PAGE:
Saturday, 16 July 2011

A well-known quotation from Joseph de Maistre

From Considérations sur la France (1797):

"I will simply point out the error of principle that has provided the foundation of this constitution and that has led the French astray since the first moment of their revolution.

The constitution of 1795, like its predecessors, has been drawn up for Man.  Now, there is no such thing in the world as Man.  In the course of my life, I have seen Frenchmen, Italians, Russians, etc.; I am even aware, thanks to Montesquieu, that one can be a Persian.  But, as for Man, I declare that I have never met him in my life.  If he exists, I certainly have no knowledge of him.

....This constitution is capable of being applied to all human communities from China to Geneva.  But a constitution which is made for all nations is made for none: it is a pure abstraction, a school exercise whose purpose is to exercise the mind in accordance with a hypothetical ideal, and which ought to be addressed to Man, in the imaginary places which he inhabits....

What is a constitution?  Is it not the solution to the following problem: to find the laws that are fitting for a particular nation, given its population, its customs, its religion, its geographical situation, its political relations, its wealth, and its good and bad qualities?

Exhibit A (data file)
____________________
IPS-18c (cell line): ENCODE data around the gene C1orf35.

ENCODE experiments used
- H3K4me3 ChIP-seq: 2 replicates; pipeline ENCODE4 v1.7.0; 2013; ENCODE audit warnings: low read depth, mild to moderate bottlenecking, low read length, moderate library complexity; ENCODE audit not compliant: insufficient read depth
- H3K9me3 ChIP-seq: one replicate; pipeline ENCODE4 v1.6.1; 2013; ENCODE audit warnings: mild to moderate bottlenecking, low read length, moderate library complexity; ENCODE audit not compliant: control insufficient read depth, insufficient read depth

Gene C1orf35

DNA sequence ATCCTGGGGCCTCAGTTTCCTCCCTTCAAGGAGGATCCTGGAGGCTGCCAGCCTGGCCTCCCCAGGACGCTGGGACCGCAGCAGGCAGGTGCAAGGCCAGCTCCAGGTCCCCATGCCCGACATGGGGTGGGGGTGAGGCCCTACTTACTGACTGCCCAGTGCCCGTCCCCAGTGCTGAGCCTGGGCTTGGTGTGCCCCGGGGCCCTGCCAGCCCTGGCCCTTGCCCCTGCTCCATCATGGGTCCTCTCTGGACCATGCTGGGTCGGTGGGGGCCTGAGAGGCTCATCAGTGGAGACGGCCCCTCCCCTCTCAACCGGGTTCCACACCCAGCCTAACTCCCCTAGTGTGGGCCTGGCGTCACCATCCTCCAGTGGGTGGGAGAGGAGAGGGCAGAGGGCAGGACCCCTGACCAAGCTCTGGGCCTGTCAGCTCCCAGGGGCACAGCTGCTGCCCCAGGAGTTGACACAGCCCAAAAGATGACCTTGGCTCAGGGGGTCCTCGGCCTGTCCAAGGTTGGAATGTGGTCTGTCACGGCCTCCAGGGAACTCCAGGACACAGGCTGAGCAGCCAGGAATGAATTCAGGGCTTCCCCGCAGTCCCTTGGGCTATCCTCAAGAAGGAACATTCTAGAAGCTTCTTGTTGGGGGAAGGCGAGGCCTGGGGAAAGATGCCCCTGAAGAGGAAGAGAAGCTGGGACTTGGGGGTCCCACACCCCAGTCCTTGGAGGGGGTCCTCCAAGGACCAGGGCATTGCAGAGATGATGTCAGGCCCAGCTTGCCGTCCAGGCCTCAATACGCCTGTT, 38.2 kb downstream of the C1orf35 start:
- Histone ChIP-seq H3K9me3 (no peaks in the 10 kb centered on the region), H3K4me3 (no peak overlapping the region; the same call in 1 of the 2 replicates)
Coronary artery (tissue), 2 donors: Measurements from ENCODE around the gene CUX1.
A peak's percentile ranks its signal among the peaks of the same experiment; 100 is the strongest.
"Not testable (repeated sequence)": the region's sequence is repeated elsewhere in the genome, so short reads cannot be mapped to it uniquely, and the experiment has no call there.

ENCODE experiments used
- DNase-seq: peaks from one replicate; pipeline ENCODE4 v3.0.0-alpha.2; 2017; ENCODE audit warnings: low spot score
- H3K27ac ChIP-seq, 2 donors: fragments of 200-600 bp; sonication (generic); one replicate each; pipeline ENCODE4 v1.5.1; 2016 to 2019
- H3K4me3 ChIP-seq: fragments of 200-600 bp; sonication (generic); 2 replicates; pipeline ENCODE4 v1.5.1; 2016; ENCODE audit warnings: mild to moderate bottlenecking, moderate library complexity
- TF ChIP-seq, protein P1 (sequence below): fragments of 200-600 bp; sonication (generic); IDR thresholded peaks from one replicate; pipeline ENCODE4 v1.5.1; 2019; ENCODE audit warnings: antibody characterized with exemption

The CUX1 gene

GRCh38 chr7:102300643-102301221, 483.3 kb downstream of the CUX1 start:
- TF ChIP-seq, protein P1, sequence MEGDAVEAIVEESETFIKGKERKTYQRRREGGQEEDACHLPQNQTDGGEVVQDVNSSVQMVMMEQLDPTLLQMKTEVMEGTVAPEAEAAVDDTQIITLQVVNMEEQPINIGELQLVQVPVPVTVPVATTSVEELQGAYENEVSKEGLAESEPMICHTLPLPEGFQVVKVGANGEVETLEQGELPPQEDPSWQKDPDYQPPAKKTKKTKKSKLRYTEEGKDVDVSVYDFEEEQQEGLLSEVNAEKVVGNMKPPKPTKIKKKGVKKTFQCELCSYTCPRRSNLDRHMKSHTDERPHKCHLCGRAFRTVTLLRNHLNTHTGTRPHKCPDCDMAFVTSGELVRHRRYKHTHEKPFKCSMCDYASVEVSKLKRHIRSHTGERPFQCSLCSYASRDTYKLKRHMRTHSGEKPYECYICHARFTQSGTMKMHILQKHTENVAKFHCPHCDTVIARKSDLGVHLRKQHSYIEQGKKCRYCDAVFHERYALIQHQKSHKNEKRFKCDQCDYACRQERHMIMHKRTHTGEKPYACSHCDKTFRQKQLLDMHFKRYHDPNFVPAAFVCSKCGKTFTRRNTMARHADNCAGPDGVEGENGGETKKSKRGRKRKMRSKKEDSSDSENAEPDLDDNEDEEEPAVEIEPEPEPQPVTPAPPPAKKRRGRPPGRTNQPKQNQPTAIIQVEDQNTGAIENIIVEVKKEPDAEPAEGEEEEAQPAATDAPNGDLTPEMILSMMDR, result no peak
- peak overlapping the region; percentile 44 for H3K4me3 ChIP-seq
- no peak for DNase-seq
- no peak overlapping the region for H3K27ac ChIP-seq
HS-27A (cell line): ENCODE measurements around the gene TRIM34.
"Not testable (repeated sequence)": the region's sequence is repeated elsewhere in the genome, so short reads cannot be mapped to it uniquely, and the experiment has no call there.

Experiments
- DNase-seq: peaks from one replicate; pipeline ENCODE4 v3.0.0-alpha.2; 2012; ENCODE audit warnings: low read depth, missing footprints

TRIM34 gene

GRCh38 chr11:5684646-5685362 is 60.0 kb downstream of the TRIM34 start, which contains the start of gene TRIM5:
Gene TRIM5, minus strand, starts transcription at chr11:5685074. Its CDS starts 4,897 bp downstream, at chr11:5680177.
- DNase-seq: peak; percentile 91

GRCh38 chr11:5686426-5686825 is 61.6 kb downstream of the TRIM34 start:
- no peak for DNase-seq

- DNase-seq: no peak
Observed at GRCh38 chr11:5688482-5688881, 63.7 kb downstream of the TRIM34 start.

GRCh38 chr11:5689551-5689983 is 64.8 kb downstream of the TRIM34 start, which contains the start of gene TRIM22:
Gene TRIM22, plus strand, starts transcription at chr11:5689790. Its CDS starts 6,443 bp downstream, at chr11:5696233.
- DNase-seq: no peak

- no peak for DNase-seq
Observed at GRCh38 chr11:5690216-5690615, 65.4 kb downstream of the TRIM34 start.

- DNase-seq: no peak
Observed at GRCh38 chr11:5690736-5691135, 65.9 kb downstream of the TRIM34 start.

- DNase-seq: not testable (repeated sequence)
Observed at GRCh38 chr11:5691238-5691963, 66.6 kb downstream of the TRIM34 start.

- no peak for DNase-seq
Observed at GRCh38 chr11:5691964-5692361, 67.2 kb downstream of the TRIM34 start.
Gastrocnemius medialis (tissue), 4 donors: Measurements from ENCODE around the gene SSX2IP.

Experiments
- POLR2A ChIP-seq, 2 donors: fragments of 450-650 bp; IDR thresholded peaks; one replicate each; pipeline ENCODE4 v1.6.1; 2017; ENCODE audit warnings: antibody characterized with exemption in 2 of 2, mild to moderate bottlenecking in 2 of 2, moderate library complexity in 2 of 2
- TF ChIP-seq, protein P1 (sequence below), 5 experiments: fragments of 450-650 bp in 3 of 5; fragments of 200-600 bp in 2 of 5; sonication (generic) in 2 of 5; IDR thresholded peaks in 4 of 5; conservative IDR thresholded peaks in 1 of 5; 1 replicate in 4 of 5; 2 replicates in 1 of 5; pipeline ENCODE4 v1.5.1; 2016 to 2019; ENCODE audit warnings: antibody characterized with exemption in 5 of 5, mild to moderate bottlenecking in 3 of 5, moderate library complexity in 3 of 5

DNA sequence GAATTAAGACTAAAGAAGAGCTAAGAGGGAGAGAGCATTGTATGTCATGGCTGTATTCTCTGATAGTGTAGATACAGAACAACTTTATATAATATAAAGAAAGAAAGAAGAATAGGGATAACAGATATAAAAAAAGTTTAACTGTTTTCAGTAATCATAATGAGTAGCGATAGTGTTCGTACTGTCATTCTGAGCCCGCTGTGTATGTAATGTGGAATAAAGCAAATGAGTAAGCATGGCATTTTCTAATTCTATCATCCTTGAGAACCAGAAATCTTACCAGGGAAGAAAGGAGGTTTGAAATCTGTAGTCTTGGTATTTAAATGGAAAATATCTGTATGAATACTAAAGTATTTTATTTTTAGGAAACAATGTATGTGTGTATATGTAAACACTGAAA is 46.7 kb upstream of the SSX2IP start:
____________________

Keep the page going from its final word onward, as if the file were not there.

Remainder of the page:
Now, this problem is not addressed at all by the Constitution of 1795, which is concerned only with Man."

Bruce Robbins comments on this:

"De Maistre's genteel snubbing of 'man' is still remembered often and with satisfaction. But its propriety has never seemed so open to doubt. Recent history has made it difficult to pretend that humanity, assumed to be vague and ungraspable, can be clearly contrasted to particular nationalities, assumed to be indisputably palpable and real. Those Frenchmen De Maistre has seen with his own eyes: are we sure they weren't Alsatians or Occitanians of uncertain allegiance and identity? Could it be that his Russians were not really Russians at all, but Ukrainians or Georgians, Chechens or Abkhazians whose day of national recognition had not yet arrived - and would arrive only to be contested in turn? Nationality, it would appear, is also an artifice, a fragile historical generalization rather than a given fact of nature. And precisely because France and Russia must be acknowledged to be abstractions, it is harder and harder to avoid at least a nodding acquaintance with 'man,' who is nothing but a more unruly, less institutionally grounded abstraction."